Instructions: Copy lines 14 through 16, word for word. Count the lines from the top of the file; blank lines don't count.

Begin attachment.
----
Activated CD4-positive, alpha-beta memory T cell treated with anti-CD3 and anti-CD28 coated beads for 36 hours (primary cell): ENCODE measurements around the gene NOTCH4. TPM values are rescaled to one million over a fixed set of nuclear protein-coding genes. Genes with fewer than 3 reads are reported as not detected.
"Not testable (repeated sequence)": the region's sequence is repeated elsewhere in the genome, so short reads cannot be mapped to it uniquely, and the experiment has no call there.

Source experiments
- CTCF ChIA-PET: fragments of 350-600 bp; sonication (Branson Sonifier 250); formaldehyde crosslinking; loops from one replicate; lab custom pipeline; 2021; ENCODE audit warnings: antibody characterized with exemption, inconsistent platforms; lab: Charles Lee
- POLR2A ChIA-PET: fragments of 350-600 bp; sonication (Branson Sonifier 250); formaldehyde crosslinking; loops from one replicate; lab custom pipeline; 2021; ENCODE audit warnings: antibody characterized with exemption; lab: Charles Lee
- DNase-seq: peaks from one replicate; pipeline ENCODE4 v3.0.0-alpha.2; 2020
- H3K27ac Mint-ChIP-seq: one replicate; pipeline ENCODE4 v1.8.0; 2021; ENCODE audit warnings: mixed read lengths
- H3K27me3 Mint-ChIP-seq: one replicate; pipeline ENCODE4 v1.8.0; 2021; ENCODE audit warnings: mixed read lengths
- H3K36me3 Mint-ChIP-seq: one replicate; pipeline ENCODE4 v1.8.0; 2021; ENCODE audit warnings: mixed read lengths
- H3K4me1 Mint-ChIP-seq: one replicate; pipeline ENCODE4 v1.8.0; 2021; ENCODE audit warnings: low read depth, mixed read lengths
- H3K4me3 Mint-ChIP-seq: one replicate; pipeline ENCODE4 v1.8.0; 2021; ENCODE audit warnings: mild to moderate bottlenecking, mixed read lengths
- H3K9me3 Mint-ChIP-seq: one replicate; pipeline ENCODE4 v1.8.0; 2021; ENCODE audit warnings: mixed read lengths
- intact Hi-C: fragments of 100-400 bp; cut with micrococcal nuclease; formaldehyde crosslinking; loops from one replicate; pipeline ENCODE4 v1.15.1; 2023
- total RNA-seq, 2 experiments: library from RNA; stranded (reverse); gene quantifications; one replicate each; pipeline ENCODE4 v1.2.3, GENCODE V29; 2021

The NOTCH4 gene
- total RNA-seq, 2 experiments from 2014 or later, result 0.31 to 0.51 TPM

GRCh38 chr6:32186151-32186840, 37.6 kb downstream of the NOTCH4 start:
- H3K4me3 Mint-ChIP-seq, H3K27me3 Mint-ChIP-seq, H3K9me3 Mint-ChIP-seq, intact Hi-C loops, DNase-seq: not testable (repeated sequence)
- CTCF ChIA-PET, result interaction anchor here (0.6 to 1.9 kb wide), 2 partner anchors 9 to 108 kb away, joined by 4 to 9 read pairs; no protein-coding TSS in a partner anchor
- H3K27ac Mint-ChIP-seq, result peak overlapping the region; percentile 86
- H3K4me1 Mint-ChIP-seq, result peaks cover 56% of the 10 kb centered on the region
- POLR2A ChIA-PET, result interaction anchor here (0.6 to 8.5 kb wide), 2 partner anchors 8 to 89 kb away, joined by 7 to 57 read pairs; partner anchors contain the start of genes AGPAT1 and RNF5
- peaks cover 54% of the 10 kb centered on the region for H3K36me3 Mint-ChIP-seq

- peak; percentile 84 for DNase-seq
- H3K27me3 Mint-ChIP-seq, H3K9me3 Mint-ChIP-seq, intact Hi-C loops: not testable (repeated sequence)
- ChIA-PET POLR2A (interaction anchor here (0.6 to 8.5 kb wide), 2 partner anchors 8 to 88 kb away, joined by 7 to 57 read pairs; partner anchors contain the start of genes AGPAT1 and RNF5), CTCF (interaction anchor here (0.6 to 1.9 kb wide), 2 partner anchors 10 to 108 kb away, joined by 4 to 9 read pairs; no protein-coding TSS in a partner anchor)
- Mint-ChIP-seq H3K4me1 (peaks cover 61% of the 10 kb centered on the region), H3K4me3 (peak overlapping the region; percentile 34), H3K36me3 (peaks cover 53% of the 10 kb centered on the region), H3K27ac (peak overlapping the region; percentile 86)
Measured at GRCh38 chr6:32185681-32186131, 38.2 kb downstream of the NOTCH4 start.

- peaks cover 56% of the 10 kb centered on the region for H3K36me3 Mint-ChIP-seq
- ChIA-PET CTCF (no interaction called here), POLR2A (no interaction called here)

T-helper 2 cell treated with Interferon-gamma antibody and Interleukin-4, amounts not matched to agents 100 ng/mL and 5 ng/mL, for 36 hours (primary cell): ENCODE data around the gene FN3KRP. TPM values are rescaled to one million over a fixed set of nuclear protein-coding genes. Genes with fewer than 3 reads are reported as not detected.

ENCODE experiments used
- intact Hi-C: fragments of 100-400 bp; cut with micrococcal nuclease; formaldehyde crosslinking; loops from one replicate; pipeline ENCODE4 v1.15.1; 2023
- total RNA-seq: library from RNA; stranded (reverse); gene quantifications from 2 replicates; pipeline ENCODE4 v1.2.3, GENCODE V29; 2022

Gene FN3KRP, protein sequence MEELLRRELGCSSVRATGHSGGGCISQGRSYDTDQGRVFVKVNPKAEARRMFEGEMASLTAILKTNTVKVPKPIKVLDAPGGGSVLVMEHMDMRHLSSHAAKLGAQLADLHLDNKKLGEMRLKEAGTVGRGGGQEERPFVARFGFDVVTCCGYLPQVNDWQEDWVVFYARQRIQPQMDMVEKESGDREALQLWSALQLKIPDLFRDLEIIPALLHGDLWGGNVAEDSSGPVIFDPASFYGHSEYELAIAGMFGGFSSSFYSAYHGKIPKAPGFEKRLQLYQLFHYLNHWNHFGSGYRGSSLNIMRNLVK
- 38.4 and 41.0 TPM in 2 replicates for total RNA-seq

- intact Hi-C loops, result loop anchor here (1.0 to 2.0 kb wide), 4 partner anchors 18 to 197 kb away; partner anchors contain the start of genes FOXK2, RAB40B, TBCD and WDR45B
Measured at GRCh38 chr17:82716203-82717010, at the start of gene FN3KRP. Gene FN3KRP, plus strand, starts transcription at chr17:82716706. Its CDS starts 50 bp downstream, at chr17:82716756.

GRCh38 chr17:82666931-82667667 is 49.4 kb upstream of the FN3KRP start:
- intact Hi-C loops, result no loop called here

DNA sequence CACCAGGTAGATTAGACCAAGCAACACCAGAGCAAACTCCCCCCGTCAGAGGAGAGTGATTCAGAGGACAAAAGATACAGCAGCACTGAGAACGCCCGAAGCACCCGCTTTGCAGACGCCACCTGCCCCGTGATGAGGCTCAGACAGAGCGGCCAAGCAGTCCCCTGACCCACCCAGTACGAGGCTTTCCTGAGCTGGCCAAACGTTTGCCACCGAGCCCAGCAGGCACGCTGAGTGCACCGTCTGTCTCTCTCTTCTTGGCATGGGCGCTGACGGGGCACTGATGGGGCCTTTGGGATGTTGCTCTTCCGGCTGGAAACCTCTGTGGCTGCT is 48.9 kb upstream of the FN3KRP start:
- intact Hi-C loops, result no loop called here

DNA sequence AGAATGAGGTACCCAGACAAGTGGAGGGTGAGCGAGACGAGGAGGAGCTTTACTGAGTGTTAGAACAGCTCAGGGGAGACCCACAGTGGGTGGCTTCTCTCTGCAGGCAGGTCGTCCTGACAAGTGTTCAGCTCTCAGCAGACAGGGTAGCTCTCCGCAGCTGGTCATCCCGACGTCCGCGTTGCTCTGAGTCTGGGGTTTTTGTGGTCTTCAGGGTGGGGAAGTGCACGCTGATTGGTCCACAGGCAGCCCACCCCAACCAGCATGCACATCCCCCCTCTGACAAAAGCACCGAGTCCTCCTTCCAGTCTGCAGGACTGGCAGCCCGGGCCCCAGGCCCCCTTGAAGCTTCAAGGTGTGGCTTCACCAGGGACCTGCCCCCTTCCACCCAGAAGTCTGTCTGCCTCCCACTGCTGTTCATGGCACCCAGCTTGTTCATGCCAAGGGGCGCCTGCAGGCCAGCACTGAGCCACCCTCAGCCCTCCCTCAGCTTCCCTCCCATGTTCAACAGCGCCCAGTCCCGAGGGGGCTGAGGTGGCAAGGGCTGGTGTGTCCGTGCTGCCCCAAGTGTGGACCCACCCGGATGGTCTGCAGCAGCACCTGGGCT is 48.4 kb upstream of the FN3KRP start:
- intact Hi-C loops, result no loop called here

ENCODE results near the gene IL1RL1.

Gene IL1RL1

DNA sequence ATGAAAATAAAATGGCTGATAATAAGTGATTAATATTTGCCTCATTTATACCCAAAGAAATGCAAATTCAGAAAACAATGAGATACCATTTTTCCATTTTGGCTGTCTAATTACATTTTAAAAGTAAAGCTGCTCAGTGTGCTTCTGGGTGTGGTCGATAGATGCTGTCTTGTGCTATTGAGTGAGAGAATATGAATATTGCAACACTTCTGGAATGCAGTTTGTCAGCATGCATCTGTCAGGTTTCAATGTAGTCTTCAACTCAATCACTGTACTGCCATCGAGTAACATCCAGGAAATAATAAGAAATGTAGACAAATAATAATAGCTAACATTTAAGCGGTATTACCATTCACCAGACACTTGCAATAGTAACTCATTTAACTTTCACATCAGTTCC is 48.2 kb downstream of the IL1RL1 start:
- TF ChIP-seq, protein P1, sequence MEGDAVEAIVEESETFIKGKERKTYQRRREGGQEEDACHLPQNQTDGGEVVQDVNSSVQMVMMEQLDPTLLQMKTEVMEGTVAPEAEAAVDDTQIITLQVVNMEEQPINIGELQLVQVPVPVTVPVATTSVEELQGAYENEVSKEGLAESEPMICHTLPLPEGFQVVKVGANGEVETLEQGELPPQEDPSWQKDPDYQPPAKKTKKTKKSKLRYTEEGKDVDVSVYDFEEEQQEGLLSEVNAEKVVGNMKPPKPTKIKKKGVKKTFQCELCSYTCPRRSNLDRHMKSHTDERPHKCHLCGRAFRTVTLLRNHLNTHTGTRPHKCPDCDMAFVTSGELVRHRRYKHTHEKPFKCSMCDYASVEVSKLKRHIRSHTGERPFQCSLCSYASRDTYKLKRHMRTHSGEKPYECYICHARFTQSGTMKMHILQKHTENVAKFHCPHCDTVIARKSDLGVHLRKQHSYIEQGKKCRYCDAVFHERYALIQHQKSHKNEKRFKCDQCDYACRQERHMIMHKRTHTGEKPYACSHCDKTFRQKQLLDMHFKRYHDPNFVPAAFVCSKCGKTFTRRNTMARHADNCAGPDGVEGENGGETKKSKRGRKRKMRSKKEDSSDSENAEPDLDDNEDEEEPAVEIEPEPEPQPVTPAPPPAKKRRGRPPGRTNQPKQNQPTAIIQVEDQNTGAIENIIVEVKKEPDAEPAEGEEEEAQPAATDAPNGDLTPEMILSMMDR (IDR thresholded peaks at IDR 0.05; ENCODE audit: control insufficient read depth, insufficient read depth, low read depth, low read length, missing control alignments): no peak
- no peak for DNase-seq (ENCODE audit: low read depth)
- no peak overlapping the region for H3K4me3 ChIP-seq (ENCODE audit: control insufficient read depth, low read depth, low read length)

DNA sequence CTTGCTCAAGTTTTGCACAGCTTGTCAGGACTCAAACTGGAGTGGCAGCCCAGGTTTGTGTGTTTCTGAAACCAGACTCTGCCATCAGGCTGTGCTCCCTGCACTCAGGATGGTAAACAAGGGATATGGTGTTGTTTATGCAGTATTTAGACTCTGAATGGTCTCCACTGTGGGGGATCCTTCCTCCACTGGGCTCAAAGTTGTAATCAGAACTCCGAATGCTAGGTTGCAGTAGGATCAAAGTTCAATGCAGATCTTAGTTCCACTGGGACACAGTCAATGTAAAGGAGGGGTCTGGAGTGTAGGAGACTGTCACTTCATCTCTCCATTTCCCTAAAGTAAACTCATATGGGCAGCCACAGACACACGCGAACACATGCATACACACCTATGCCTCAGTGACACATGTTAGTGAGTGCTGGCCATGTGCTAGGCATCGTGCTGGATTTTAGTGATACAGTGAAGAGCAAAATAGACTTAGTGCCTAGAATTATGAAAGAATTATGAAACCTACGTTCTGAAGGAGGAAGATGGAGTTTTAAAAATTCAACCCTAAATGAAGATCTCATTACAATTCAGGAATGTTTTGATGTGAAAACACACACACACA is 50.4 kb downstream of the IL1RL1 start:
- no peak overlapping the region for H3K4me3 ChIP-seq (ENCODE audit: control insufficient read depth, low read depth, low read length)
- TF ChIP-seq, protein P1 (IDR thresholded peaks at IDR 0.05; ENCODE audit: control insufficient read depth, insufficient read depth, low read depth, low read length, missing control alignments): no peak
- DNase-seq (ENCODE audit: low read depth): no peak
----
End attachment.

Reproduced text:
- total RNA-seq, 2 experiments: library from RNA; stranded (reverse); gene quantifications; one replicate each; pipeline ENCODE4 v1.2.3, GENCODE V29; 2021

The NOTCH4 gene
- total RNA-seq, 2 experiments from 2014 or later, result 0.31 to 0.51 TPM